Annaly Capital Management Inc. (NLY:US), the largest real-estate investment trust that buys mortgage debt, is proposing that it be managed by a separate firm that would employ its current executives.
The firm’s board is asking shareholders to approve at its annual meeting on May 23 a shift in which investing would be overseen by a new company called Annaly Management Co. owned by its management, according to a regulatory filing yesterday with the Securities and Exchange Commission.
The move would leave Annaly, which ended 2012 with $133.5 billion of assets (NLY:US), with a management structure similar to rivals including American Capital Agency Corp. (AGNC:US), Invesco Mortgage Capital Inc. (IVR:US) and Two Harbors Investment Corp. (TWO:US)
While there would be an “immediate financial benefit” for Annaly, the motivation for the change was probably that it means the pay of individual executives will no longer be disclosed, according to Steven DeLaney, an analyst in Atlanta at JMP Securities LLC. Bloomberg News reported last year that the company’s then-chief executive officer made $35 million in 2011, dwarfing the CEOs of the six largest U.S. banks.
“While such figures would cause little reaction if attributed to a hedge fund manager, they can be a source of comment and consternation when earned by an officer of a publicly-held financial services company in this post financial crisis environment,” DeLaney wrote today in a report.
Jay Diamond, a spokesman for New York-based Annaly, didn’t immediately return a telephone message seeking comment on the proposed change.
Annaly’s management company would be paid a base fee totaling 1.05 percent of stockholders’ equity under the board’s proposal, the firm said in the filing. The structure would have saved $48 million in expenses last year, Annaly said.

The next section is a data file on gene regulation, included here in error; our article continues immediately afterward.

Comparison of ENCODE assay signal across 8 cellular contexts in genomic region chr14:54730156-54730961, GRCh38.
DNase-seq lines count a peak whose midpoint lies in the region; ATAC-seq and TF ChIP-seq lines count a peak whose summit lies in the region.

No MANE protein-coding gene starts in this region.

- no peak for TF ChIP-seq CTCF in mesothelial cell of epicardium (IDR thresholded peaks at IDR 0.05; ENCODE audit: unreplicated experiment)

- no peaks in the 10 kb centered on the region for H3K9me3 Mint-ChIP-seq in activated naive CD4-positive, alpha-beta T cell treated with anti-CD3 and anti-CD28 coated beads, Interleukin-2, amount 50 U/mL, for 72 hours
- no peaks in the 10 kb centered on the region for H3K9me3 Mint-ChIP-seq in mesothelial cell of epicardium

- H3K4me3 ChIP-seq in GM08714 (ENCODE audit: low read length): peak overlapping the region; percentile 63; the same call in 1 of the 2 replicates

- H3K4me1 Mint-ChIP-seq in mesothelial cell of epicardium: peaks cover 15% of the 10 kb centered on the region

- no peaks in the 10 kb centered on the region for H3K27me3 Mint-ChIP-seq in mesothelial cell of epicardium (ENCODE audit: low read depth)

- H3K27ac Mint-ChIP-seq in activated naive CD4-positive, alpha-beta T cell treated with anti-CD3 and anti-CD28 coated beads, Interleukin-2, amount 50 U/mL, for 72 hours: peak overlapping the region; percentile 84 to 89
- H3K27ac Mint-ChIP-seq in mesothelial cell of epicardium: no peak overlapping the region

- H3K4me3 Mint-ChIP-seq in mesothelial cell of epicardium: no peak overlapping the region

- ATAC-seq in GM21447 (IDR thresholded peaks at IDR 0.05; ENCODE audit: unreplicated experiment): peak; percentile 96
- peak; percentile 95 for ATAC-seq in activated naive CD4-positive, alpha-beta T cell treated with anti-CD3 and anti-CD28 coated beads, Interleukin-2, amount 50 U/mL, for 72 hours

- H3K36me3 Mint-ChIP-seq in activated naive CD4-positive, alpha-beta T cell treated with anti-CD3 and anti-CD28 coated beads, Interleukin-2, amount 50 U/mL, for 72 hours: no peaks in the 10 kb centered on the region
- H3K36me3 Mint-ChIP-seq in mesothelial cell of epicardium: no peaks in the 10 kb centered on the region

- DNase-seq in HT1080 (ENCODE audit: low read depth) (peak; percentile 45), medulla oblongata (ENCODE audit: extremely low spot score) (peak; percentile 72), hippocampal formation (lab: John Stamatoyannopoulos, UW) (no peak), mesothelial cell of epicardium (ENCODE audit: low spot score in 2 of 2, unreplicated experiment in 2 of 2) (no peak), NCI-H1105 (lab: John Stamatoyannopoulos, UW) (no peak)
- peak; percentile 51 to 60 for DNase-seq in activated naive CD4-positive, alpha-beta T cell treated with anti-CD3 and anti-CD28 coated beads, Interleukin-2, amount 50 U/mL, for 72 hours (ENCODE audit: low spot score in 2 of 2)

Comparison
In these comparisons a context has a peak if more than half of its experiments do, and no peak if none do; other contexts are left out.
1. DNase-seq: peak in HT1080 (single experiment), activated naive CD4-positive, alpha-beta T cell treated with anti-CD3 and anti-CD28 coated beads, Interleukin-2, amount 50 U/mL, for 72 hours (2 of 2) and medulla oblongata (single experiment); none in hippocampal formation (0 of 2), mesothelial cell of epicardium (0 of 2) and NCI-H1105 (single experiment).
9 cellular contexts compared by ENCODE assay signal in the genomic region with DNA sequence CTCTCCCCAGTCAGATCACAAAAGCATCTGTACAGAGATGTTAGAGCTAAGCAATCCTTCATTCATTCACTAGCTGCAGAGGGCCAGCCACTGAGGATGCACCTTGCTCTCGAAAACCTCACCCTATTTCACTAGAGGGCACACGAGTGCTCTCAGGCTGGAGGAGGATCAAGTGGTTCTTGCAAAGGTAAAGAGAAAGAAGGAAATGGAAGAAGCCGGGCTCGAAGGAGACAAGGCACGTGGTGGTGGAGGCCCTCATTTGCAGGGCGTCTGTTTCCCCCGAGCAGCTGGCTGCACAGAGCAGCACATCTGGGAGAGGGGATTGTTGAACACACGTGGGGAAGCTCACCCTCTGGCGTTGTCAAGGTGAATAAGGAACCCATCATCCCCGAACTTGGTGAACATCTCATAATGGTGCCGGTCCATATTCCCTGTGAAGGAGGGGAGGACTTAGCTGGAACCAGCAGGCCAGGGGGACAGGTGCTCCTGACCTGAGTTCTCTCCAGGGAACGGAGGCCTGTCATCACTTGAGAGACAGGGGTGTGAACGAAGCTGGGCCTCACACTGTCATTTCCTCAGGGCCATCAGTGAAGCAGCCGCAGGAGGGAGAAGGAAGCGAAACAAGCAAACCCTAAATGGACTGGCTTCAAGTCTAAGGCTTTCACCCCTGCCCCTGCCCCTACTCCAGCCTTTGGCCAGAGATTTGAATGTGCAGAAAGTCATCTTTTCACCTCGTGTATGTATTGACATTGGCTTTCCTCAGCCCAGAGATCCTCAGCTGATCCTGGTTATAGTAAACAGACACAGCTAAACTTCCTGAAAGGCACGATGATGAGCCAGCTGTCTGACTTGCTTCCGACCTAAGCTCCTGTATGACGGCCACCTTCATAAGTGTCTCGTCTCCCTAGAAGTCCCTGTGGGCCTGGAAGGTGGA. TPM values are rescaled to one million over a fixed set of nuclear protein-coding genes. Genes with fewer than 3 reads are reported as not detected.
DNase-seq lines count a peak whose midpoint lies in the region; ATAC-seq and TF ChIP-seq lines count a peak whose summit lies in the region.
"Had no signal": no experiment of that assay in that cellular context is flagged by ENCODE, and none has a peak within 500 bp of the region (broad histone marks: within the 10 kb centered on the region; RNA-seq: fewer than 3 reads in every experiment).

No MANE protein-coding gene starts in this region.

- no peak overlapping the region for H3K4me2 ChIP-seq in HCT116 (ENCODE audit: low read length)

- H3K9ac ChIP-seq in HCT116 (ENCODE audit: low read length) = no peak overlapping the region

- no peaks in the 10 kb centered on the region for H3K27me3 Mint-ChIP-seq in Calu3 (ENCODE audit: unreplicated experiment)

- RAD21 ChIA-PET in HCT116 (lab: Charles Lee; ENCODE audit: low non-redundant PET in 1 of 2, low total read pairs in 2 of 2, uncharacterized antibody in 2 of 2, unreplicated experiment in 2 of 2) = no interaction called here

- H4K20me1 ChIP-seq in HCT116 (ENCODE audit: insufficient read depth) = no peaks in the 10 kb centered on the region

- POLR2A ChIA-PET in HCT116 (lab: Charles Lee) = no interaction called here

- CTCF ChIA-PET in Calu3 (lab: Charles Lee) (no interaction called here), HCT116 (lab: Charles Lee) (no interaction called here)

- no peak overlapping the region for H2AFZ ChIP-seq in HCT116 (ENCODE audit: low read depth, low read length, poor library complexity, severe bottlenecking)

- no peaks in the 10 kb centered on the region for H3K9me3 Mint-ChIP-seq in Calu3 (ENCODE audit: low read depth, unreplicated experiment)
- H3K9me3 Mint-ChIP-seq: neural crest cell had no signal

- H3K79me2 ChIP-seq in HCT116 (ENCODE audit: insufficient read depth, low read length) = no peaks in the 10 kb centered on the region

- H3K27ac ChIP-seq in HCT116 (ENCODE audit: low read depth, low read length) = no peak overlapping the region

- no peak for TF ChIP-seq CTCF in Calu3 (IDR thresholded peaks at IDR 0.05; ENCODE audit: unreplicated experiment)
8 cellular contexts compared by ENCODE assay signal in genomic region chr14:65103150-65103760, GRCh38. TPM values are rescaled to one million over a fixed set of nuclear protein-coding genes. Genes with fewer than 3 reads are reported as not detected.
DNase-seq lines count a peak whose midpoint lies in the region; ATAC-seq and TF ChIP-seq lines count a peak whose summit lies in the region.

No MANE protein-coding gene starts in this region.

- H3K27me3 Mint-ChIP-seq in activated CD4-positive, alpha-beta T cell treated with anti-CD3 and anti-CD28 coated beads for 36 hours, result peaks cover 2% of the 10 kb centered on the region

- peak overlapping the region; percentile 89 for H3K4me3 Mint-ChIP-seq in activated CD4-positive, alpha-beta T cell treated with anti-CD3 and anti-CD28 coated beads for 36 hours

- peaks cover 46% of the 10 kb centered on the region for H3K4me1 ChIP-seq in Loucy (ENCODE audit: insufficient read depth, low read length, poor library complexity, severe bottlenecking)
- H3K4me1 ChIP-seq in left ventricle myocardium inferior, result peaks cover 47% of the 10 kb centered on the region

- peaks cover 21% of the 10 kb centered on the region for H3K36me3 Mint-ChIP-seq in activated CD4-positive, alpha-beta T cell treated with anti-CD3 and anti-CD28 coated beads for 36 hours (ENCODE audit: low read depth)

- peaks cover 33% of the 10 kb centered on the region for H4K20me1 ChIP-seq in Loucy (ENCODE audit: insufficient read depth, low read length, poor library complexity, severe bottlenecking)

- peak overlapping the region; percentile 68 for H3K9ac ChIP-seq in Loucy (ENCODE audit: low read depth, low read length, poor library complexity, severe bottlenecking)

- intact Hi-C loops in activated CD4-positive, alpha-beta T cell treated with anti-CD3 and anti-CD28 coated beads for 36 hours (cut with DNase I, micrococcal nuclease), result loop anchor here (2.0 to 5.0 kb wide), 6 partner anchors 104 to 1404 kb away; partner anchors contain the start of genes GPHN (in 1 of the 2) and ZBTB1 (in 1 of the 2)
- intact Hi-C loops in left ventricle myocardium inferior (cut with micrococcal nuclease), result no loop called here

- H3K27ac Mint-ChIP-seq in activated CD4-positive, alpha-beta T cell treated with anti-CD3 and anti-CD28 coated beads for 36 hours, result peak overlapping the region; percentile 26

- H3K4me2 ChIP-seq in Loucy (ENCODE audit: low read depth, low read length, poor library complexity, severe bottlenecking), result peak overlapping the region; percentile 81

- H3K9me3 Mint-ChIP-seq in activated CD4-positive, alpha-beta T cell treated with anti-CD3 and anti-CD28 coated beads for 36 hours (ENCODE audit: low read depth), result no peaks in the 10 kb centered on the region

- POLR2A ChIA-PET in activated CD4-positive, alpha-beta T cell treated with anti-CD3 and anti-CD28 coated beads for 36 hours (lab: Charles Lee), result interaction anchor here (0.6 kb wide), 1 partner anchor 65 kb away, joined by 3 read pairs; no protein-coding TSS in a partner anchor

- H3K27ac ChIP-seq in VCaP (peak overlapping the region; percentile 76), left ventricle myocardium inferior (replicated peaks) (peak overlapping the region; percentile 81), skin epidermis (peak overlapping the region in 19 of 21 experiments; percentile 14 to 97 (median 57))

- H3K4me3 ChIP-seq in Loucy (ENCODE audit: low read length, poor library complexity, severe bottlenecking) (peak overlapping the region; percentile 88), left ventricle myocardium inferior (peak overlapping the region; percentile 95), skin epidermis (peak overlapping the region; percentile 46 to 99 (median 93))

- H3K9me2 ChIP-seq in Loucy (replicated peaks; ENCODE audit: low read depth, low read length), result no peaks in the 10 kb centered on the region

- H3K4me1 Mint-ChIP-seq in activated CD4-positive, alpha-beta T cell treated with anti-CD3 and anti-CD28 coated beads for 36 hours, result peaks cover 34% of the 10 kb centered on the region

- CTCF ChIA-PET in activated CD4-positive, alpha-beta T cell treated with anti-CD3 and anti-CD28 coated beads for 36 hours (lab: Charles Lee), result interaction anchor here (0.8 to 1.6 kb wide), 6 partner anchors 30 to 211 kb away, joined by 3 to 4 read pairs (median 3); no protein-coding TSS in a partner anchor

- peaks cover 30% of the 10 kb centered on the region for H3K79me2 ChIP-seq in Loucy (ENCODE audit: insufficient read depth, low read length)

“During the past several years, a number of changes have occurred in our business and in the market that the independent members of our board of directors believe makes it desirable for us to externalize our management functions,” the firm said.
Current Chairman and CEO Wellington Denahan was paid $25.8 million last year, compared with targeted compensation of $39.1 million, according to the filing. The firm additionally paid $29.5 million to the estate of Michael A.J. Farrell, its former head who died in October at 61 years old after being diagnosed with cancer. The reported 2011 compensation of both was $35 million.
While external management structures for mortgage REITs tend to bring conflicts of interest, the version proposed by Annaly is as “shareholder-friendly as they come,” JMP’s DeLaney said today in a telephone interview. The management firm’s executives will be required to own Annaly stock, the entity won’t oversee other money and Annaly’s shareholders would benefit from any sale of the manager, he said.
While the proposed management-fee percentage is lower than peers, it may be more difficult to cut the rate under the new management structure as Annaly’s assets grow, instead of slowing increases in executive pay, he said.
Annaly shares fell 1 percent to $15.55 as of 1:31 p.m. in New York. The stock returned (NLY:US) 10.4 percent over the 12 months through yesterday assuming reinvested dividends.
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